We could start by inviting Climate Friday strikers to the next governors meeting as equal participants to explore what this might look like.

  3. Some very interesting points in your piece entitled ‘All the latest D&T Spiel’. I note that you suggest the D&T curriculum is in need of updating and staff experience likewise. Whilst I might agree with the latter, I do not share your views about the former. The D&T curriculum was in fact completely revised by D&T specialists themselves, along with GCSE specifications in 2014 and this may in fact be part of the issue, with the new expectations for knowledge substantially raised. I would suggest, quite appropriately so, in order to address just those concerns you raise. However, the timing has been difficult for D&T and teachers needing serious CPD to enable them to learn and teach the new content, but who have not been able to access this.

    These issues have coincided with the EBacc and resulted in something of a perfect storm. schools seeking to reduce staffing and curriculum costs, whilst raising EBacc numbers, have been cutting D&T or seeking some form of merger with art & design. This is not based on any curriculum philosophy or intention to improve provision, but rather financial expediency that is harming both subjects and the life chances of young people wishing to pursue careers pathways into the very different industries, that both subject serve.

    Such actions by schools should be identified as crass and ignorant. Your article should have called out this action and the fact that the new Ofsted Framework will finally return to examining some of these issues as part of the revamped curriculum focus in the new Framework. Schools must be challenged by parents and inspectors on the reasoning that deprives young people of career pathways into all areas of manufacturing design, engineering and food in D&T, or alternatively into design and the wide ranging creative industries through art and design. I would urge you instead to encourage our Chief Inspector to reject the need for Ofsted to report on EBacc numbers, as this is the measure at the root of the problem.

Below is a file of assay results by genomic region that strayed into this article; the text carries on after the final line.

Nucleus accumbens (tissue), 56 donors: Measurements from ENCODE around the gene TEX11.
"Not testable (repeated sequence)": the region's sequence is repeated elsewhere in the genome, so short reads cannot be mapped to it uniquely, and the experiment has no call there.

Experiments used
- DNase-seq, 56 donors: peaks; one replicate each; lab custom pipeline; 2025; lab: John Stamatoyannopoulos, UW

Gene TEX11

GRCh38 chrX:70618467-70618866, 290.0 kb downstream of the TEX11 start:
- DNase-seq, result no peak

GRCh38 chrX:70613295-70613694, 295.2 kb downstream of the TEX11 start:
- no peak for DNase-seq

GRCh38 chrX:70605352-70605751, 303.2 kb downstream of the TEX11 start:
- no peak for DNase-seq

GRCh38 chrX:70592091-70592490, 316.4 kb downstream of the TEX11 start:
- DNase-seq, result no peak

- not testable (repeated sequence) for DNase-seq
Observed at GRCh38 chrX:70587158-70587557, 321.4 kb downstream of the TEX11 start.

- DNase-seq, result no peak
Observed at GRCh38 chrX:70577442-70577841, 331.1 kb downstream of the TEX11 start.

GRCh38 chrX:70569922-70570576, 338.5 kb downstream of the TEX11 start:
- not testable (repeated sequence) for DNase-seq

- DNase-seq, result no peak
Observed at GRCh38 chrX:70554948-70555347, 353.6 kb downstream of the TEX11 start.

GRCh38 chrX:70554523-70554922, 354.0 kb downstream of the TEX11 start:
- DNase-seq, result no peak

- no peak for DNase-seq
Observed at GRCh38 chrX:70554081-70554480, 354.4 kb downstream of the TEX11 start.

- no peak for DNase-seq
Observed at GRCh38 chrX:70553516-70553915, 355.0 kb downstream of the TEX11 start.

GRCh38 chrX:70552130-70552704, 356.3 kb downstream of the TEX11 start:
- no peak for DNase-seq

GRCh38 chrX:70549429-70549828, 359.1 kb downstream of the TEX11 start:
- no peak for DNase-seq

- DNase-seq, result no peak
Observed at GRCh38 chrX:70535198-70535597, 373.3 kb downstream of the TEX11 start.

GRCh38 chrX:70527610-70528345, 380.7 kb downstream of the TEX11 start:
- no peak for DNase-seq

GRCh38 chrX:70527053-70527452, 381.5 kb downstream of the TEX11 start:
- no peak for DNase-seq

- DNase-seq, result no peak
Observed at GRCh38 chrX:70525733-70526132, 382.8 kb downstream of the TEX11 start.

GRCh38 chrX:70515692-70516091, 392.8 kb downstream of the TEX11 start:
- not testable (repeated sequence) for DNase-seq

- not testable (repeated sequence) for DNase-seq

It is this measure which also persuades schools to find ways to increase their EBacc numbers by distorting or narrowing their curriculum offer. We should all be focused on the business of ensuring curriculum breadth and depth. The naive amalgamation of art and design with D&T serves no one and leaves a handful of teachers in most secondary schools with the impossible task of cutting content. You might also point out to our Chief Inspector that the reason D&T GCSE numbers have fallen dramatically, is in some cases because some D&T teachers have started to use art and design GCSE specifications. This is in part, to avoid the challenging D&T GCSE written exam. From this we now appear to be seeing a growing impact on art and design departments and a lack of clarity about what career path these D&T students might be following. This situation must be challenged.

    • Many thanks for your comment. I entirely agree that a lot of the problem has, for whatever reason, been inadequate CPD for D&T teachers to meet the requirements of the new GCSE. This needs to extend to senior management too! I trust NSEAD and DATA will bring the matters you raise to the attention of the Chief Inspector.

      My main concern is that, having identified the problem, the A&D and D&T communities now need to generate effective and long-term ways forward that will re-establish and strengthen the position of both areas in our schools in the future. Ofsted has a role to play in this, but it will also involve many other organisations and agencies working closely together.

      • Completely agree and both Professional Associations are seeking dialogue just as you suggest. Discussions though will be complicated by the actions of those D&T departments, where this is causing damaging impact to staffing and curriculum integrity of one or both subjects.